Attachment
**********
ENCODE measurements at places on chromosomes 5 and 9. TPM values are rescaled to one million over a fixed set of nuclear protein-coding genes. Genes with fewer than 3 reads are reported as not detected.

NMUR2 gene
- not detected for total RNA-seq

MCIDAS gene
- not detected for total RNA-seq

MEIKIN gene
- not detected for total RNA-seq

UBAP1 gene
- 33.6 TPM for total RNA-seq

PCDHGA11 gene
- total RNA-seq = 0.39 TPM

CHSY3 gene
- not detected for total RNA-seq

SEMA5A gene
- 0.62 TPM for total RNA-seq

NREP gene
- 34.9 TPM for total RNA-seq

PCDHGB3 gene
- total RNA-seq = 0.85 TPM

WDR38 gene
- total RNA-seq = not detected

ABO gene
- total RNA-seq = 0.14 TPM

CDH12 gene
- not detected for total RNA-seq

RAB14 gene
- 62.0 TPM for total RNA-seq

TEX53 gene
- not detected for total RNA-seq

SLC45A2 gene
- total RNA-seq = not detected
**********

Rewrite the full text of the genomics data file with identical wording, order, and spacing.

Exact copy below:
ENCODE measurements at places on chromosomes 5 and 9. TPM values are rescaled to one million over a fixed set of nuclear protein-coding genes. Genes with fewer than 3 reads are reported as not detected.

NMUR2 gene
- not detected for total RNA-seq

MCIDAS gene
- not detected for total RNA-seq

MEIKIN gene
- not detected for total RNA-seq

UBAP1 gene
- 33.6 TPM for total RNA-seq

PCDHGA11 gene
- total RNA-seq = 0.39 TPM

CHSY3 gene
- not detected for total RNA-seq

SEMA5A gene
- 0.62 TPM for total RNA-seq

NREP gene
- 34.9 TPM for total RNA-seq

PCDHGB3 gene
- total RNA-seq = 0.85 TPM

WDR38 gene
- total RNA-seq = not detected

ABO gene
- total RNA-seq = 0.14 TPM

CDH12 gene
- not detected for total RNA-seq

RAB14 gene
- 62.0 TPM for total RNA-seq

TEX53 gene
- not detected for total RNA-seq

SLC45A2 gene
- total RNA-seq = not detected